EDMONTON — A judge has sentenced an Alberta man who killed two Métis hunters to life in prison with no chance of parole for 13 years.
Anthony Bilodeau was found guilty in May of second-degree murder in the death of Maurice Cardinal and manslaughter in the death of Jacob Sansom.
Sansom, 39, and Cardinal, his 57-year-old uncle, had been moose hunting in March 2020 before they were shot and left on the side of the road near Glendon, Alta., a rural community about 200 kilometres northeast of Edmonton.
At a sentencing hearing Friday, the Crown asked that Bilodeau serve 15 years of the life term before he could apply for parole. The defence recommended the minimum 10 years.
Court of King's Bench Justice Eric Macklin said 13 years was appropriate.
"The actions of Anthony Bilodeau on March 27, 2020, had tragic consequences," he said. "Two innocent men were killed."
He said it will ultimately be up to the Parole Board of Canada to determine when Bilodeau is released on the murder conviction. The judge also gave Bilodeau a concurrent sentence of eight years for manslaughter.
Bilodeau's father, Roger Bilodeau, was convicted of manslaughter in the two killings and was earlier sentenced to 10 years in prison.
Lawyers for the two men argued at trial that the shooting was in self-defence.
The Crown had said that the father and son took the law into their own hands when they chased down Sansom and Cardinal because they believed the hunters were attempting to steal from their family farm.
"No amount of justice will ever ease their pain or bring the boys back," family spokesperson Andrea Sandmaier with Métis Nation Alberta said outside court after the sentencing.
She said every day since the killings has been tough for the family.
The trial heard that on the night of the shooting, Anthony Bilodeau got a call from his father and younger brother, who were chasing a pickup truck they suspected had been on the family's property earlier in the day.
Roger Bilodeau told his older son to meet up with them and to bring a gun for protection.
Anthony Bilodeau testified that his phone was still connected to his father’s Bluetooth speaker when he heard thuds, cracking glass and his brother scream at someone not to kill or hurt his father.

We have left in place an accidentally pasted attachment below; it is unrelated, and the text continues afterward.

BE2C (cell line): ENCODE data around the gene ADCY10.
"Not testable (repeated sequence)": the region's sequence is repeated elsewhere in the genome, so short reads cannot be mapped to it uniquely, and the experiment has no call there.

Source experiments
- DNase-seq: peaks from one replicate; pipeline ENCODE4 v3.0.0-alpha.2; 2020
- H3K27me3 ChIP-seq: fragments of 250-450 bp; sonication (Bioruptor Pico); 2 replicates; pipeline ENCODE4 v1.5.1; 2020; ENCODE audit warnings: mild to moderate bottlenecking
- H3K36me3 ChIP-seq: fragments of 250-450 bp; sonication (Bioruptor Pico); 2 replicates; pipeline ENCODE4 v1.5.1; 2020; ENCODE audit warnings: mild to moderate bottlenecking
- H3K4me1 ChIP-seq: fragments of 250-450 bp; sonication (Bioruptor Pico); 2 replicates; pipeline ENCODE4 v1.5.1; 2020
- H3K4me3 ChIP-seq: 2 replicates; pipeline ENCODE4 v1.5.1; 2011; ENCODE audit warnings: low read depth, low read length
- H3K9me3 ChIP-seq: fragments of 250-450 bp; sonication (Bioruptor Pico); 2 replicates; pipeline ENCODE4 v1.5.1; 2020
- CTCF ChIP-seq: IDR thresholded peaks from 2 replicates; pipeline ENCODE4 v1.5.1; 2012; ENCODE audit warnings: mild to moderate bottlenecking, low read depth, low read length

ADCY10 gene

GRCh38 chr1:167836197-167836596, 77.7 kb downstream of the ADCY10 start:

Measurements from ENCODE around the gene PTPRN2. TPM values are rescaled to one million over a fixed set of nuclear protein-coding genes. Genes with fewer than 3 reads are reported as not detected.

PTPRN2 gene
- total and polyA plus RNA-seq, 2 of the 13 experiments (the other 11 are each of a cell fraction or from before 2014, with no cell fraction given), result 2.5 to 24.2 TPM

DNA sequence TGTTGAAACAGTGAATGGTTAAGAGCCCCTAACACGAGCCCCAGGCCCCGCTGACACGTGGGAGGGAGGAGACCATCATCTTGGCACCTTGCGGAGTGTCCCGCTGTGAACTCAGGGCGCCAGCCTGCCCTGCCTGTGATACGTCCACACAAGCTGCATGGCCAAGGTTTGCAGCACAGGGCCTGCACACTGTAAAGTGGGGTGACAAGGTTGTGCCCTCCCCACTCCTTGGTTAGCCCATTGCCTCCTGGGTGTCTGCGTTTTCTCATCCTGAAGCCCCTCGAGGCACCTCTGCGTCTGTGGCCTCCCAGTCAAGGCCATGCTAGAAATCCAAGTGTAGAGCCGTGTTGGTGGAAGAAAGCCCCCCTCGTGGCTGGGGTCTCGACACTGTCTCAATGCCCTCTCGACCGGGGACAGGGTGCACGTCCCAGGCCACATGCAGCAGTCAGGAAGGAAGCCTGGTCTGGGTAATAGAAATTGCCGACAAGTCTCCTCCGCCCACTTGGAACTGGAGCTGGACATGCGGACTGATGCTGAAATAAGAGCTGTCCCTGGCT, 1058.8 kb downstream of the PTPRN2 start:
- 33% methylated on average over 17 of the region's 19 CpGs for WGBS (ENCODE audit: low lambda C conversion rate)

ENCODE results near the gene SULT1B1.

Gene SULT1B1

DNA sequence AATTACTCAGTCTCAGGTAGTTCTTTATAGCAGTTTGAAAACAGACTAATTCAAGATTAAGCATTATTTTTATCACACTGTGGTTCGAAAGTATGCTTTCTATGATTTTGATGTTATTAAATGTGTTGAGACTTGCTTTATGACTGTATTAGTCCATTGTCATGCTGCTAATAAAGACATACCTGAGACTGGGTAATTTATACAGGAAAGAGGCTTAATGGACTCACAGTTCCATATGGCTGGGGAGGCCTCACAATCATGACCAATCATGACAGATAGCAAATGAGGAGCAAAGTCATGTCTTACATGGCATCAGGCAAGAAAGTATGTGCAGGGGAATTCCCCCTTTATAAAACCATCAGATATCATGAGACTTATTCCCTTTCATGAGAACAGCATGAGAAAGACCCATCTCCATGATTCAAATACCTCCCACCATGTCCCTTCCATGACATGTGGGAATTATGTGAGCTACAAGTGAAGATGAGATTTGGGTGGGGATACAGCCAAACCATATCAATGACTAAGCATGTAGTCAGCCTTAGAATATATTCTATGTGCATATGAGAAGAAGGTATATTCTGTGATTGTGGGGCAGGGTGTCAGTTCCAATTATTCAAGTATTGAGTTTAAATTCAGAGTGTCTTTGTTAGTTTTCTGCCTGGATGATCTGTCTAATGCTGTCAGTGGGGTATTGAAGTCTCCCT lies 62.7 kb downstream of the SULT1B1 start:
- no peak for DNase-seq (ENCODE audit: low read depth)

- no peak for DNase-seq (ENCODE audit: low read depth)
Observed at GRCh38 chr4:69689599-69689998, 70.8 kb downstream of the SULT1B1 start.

It was alleged that Sansom had smashed the passenger window of Roger Bilodeau's truck with his bare hands, then attacked him and his younger son in the truck.
Anthony Bilodeau told the trial that when he arrived, he shot Sansom because the man charged at him. He also said he heard Sansom call out to Cardinal to get a gun so they could kill him.
Bilodeau said he next shot Cardinal because the man came at him with a large gun. He then shot Cardinal two more times in the back of the shoulder.
The Bilodeaus drove away and the bodies of Sansom and Cardinal were found on the side of the road the next morning by a motorist who reported the deaths to RCMP.
After the shooting, Anthony Bilodeau cut up his gun and threw it in a dump. He testified that he was in shock and didn't want to go to prison for protecting his family.
A toxicology report submitted in the case said the hunters had been drinking. Sansom's blood-alcohol level was nearly three times the legal driving limit, while Cardinal's was nearly twice the limit.
Prosecutors said at trial that the men's intoxication was not relevant. He said the hunters were chased for going near the Bilodeau family property, and that Anthony Bilodeau was told to bring a gun before there was a threat of violence.
"The Bilodeaus were the aggressors," Crown attorney Jordan Kerr said in his sentencing submissions.
Defence lawyer Brian Beresh said Anthony Bilodeau's actions were "reactionary" and that he plans to file an appeal.
"This is one of those cases that's so unique that it's clearly going to go to an appeal," Beresh said Friday outside the courthouse.
"I expect it will go all the way to the Supreme Court."
This report by The Canadian Press was first published Jan. 6, 2023.
This story was produced with the financial assistance of the Meta and Canadian Press News Fellowship.
Angela Amato, The Canadian Press